a plurality of electrical devices printed on the first compliant printed circuit at a position away from the first interface, the electrical devices electrically coupled to the conductive traces and configured to provide one or more of continuity testing at the first interface, continuity testing at a second interface between distal ends of the probe members in the wafer probe and the wafer-level IC device, or functionality testing of the wafer-level IC device.
34. The diagnostic system of claim 33, wherein the electrical devices comprise at least one of a capacitor, a resistor, a filter, a signal or power altering and enhancing device, a capacitive coupling feature, a memory device, an embedded integrated circuit, and a RF antennae.
35. The diagnostic system of claim 33, wherein the first compliant printed circuit comprises one or more printed layers comprising one or more of a dielectric layer, a ground plane, or a power plane.
36. The diagnostic system of claim 33, further comprising:
a second diagnostic tool comprising;
a second compliant printed circuit comprising a plurality of contact pads configured to form an electrical interconnect with distal ends of probe members in the wafer probe and contact pads on the wafer-level IC device at a second interface;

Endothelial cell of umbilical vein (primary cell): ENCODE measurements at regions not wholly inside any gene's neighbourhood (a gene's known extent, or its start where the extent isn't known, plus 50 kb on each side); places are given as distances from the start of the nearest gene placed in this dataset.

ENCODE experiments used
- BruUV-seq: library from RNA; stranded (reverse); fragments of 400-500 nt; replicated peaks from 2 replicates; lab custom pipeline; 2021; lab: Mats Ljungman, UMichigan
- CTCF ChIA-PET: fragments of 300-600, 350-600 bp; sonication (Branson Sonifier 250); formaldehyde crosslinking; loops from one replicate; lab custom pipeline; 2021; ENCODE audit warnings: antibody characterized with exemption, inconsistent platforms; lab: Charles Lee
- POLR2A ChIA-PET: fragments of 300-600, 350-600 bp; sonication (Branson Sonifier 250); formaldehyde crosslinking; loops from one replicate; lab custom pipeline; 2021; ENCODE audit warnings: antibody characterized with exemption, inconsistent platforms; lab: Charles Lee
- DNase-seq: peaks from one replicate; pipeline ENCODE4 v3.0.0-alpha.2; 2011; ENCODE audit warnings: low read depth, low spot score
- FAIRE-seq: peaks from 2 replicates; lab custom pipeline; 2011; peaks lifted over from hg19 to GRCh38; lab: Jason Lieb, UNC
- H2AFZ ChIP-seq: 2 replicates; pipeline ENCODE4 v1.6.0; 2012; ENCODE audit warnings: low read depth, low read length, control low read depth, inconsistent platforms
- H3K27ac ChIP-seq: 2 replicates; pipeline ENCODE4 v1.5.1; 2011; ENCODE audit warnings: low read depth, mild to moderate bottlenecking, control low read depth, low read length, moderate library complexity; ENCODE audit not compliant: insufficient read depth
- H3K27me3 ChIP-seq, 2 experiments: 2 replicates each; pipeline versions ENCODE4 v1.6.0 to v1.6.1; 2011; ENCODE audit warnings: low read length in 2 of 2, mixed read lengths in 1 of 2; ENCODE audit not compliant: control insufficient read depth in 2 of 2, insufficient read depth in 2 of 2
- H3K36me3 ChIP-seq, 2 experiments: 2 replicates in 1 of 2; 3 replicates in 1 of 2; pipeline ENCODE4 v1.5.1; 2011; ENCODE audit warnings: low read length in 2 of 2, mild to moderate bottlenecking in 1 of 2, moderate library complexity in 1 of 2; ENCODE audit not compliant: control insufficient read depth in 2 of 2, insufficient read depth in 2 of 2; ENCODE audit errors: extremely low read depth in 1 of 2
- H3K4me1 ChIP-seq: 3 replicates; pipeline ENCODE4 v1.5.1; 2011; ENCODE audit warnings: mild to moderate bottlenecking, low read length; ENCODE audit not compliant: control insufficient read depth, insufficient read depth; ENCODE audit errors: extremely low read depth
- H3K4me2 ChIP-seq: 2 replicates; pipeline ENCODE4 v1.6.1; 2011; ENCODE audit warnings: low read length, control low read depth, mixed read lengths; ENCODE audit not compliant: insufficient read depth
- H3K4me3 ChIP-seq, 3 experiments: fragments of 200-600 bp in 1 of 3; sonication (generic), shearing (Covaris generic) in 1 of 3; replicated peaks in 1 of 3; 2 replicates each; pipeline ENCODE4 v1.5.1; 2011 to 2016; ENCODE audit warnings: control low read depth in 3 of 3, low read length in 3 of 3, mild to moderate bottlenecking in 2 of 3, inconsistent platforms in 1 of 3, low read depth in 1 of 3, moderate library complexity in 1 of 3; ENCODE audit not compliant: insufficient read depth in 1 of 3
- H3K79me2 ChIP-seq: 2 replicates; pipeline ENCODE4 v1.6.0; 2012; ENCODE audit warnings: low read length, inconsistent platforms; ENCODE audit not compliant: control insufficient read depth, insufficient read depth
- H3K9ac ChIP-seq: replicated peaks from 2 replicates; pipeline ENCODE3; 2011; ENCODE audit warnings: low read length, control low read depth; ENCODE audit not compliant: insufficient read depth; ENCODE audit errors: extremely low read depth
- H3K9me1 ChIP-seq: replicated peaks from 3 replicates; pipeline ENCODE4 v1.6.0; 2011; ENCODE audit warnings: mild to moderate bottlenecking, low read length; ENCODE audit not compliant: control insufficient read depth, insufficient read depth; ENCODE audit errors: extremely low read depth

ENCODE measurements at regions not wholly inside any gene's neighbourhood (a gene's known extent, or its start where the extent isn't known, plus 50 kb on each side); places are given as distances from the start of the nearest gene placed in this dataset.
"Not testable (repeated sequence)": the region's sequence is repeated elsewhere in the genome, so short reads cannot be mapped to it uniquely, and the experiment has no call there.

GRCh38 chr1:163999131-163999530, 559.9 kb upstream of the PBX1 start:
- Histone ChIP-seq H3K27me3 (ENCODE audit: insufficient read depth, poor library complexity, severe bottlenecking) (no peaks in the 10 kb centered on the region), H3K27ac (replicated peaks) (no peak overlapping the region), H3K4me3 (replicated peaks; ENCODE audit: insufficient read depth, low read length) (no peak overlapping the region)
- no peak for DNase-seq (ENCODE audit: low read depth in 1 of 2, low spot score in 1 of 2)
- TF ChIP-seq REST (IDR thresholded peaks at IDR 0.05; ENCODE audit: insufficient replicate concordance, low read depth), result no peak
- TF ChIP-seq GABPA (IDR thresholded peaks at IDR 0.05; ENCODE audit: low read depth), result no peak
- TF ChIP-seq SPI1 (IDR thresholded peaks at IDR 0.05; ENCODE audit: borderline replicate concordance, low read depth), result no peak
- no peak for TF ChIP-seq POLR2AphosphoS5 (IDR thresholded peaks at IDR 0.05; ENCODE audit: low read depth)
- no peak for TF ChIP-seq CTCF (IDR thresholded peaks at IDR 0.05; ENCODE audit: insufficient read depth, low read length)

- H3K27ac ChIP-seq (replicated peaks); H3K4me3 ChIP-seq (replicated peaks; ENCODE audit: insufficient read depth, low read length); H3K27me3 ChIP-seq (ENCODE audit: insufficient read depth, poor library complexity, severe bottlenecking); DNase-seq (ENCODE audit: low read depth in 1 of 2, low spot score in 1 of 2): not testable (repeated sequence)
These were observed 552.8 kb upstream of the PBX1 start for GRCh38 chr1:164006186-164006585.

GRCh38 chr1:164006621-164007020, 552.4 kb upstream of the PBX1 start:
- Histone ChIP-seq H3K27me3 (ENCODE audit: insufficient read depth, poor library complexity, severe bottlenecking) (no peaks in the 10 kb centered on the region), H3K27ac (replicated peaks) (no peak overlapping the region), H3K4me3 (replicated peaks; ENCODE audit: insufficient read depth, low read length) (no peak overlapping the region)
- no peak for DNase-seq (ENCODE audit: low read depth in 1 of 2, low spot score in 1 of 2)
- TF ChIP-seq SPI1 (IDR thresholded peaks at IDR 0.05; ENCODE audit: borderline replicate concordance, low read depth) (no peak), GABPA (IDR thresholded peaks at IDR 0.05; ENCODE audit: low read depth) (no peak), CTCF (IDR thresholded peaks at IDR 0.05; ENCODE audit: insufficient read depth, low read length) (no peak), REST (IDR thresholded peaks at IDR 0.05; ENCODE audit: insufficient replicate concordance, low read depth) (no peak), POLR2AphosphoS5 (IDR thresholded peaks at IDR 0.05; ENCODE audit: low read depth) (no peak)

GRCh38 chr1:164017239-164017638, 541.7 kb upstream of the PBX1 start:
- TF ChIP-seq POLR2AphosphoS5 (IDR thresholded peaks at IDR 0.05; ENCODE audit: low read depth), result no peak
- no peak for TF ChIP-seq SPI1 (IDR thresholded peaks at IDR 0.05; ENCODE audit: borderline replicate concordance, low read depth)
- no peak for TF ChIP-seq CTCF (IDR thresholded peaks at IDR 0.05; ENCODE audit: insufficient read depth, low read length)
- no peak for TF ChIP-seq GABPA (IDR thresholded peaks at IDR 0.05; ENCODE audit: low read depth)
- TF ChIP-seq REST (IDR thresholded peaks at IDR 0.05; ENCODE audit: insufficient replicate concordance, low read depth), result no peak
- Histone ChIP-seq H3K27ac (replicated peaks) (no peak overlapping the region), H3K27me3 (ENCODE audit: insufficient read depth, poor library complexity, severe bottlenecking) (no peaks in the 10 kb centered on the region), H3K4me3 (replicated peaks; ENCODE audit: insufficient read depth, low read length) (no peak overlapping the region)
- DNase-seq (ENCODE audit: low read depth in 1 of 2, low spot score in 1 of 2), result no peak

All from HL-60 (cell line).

a plurality of printed conductive traces electrically coupled to the plurality of the contact pads on the second compliant printed circuit; and
a plurality of electrical devices printed on the second compliant printed circuit at a position away from the second interface, the electrical devices electrically coupled to the conductive traces on the second compliant printed circuit and adapted to provide one or more of continuity testing at the second interface or functionality testing of the wafer-level IC device.
37. The diagnostic system of claim 36, further comprising an electrical connection between the first diagnostic tool and the second diagnostic tool.
38. A method of making a first diagnostic tool for testing a wafer-level IC device coupled to testing electronics by a wafer probe, the method comprising the steps of:
printing a plurality of contact pads on a first compliant printed circuit, the contact pads configured to form an electrical interconnect at a first interface between distal ends of probe members in the wafer probe and contact pads on the wafer-level IC device;
printing a plurality of conductive traces electrically coupled to the plurality of contact pads on the first compliant printed circuit;
printing a plurality of electrical devices on the first compliant printed circuit at a location external to the first interface and in a manner such that the electrical devices are electrically coupled to the conductive traces;
positioning the first compliant printed circuit between the wafer probe and the wafer-level IC device to form an electrical interconnect at the first interface; and